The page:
The man smiled and opened his door, turning his back on her as he dropped to the road. Gunselle finally jumped down as he cleared the front of the truck. The blood-red tire rims caught her eye. With an unpracticed giggle, she ran toward the trees. He followed. As they disappeared into the shadows, she turned to face him. He leered at her trim hips as she backed into the trees, farther from the road. A car sped by on the highway. His eyes traveled from the denim trousers she rarely wore to her chest in the open leather jacket, then to her face, to her perfect lips, the dimpled chin, like Ava Gardner.
His smile flattened when he saw the pistol.
“Is that mine?” he asked.
“Give it to me.”
Gunselle fired one bullet into his belly. Birds ripped through leafy branches above, startled by the sound. As he crumpled to his knees and fell forward, she squeezed another round into the top of his head. She was a good shot.
Slipping out of the leather jacket, Gunselle rolled up the sleeves of her flannel shirt, then took hold of the man’s feet and dragged him farther into the trees, where she dropped him with relief, gasping from the exertion as she sat on a log and caught her breath. After a few minutes, she got up and stripped him of his clothes, his wedding ring, and his fat wallet, then covered his naked body with branches blown down in a recent storm. She’d burn the clothes and empty wallet. The ring was gold. There was no inscription.
A few hours later, Gunselle steered the truck into a gas station in Vacaville. She hauled Douglas Aircraft parts around Clover Field in Santa Monica during the war, when the bar-girl roles dried up at Paramount. She was proud of her driving skills.
Ordering the wide-eyed kid pumping gas to fill the tank, she strode into the diner, knowing full well he was still staring at her. Inside, she made her way to a phonebooth, pulling the door closed behind her. After dropping coins into the box, she dialed the number she was given.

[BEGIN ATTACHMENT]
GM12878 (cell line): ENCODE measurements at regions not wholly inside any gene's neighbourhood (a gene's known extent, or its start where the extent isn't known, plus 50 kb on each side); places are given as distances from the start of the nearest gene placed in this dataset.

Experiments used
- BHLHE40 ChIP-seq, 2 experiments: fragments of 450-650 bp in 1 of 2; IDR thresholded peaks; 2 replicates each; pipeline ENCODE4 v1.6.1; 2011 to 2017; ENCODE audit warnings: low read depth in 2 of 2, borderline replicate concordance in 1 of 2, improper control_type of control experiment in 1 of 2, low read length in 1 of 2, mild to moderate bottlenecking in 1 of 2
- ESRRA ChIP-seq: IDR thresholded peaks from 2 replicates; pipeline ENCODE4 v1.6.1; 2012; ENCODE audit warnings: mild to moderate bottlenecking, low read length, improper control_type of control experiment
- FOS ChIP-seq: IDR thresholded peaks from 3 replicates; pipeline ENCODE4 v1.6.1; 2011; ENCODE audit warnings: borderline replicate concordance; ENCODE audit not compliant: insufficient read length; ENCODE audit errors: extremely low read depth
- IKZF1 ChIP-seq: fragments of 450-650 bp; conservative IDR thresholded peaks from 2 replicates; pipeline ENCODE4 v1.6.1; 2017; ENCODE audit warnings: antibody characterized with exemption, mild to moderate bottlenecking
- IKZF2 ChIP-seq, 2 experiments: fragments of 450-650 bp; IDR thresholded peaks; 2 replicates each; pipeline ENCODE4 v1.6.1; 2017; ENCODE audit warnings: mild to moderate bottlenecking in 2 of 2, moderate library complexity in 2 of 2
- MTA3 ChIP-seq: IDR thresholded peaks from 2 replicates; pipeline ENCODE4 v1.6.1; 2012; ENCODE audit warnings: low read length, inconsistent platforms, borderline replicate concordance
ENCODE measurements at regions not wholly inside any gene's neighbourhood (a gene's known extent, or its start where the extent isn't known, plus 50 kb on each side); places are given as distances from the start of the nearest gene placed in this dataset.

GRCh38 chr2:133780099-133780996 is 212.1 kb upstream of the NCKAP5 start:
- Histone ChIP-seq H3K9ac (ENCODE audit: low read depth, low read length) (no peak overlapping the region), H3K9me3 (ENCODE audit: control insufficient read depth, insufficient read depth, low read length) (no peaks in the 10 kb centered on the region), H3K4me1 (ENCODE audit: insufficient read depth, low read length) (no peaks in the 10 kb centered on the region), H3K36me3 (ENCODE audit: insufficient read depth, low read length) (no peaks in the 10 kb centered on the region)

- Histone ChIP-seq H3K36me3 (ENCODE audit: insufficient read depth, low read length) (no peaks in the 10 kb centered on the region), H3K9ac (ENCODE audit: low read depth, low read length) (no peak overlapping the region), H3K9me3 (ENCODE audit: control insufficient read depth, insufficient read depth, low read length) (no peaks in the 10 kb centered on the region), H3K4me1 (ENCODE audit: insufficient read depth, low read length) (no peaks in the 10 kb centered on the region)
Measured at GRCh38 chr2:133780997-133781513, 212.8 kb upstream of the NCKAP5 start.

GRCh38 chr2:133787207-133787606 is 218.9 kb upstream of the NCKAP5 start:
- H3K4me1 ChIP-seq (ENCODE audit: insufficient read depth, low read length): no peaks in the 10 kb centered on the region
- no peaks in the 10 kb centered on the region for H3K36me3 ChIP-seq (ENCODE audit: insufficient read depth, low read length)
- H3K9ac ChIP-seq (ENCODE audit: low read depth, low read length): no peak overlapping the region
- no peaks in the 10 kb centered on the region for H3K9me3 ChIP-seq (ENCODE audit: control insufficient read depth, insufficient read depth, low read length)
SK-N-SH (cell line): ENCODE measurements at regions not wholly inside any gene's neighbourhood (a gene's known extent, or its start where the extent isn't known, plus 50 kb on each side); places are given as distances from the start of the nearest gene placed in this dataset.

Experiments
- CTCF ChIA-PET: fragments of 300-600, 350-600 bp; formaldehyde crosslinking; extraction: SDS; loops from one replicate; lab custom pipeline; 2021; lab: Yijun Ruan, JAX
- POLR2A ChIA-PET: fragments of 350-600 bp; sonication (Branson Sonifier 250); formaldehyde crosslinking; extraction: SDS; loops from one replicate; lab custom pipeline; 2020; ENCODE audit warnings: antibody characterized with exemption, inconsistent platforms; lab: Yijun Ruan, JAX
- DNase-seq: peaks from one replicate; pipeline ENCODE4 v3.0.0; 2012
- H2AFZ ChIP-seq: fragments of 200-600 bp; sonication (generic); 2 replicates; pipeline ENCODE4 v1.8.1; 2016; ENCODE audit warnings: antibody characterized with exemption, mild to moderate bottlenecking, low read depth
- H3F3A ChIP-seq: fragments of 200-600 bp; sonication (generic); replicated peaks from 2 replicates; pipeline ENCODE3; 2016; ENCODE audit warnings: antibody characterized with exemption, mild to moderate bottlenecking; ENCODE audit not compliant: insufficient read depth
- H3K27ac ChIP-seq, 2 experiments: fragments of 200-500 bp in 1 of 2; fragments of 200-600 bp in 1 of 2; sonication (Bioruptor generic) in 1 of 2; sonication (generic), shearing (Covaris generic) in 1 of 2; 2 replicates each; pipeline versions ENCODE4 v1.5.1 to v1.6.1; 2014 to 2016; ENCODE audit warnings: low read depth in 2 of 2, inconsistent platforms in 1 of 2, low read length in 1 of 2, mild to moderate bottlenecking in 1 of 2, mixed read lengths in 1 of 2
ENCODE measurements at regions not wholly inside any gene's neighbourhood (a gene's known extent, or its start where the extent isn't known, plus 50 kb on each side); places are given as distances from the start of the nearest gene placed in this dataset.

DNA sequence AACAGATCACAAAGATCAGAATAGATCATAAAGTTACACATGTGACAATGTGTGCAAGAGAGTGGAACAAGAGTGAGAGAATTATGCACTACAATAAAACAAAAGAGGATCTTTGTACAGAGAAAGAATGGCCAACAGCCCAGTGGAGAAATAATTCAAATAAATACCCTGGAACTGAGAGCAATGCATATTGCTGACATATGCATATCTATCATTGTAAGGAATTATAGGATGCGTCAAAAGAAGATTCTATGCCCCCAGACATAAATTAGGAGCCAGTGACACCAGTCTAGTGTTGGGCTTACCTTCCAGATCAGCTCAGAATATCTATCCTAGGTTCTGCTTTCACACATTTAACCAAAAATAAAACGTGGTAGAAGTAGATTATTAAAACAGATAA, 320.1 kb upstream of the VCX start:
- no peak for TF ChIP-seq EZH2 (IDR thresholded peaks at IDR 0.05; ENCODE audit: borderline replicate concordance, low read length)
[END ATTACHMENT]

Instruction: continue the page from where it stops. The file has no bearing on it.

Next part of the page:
“Hey,” she said to the man who answered. She didn’t recognize his voice. “Let me talk to Mike.”
“This is Mike.”
“Bullshit. Where is he?”
“Who wants to know?”
She hung up. Mike’s place was hit. He was waiting for her to call and let him know everything went according to plan, to give her final directions to the warehouse. Someone must have gotten wind of the double-cross. Gunselle’s heart beat heavily as she stared into the future. All she could see was a stolen truck and a load of top-quality furs. The furs were already stolen once.
The following day, Gunselle settled into the soft couch at her friend’s house on Potrero Hill. He lived in the mountains most of the time, but she had a key. He’d understand. Just out of a bath, gazing at the sunset in his robe, she took a sip of good red wine. The driver paid for it.
She left the truck unlocked in the Fillmore area, keys on the seat. It would be gone by now. Mike didn’t know her real name. He was probably dead. A hundred beaver and lynx coats hung from nails she pounded into the basement’s exposed joists. Expensive stuff in the Tuxedo style, with saddle shoulders, draped sleeves, and turned-back cuffs. It took her all night to transfer the load in darkness. Each coat would fetch two hundred dollars retail. Gunselle did a lot of modelling. She knew clothes. Maybe she’d open her own shop one day.
Letting her head roll back, she stared at the ceiling, no idea what to do tomorrow.
About the author:
Russell Thayer received his BA in English from the University of Washington and worked for decades at large printing companies. He currently lives in Missoula, Montana.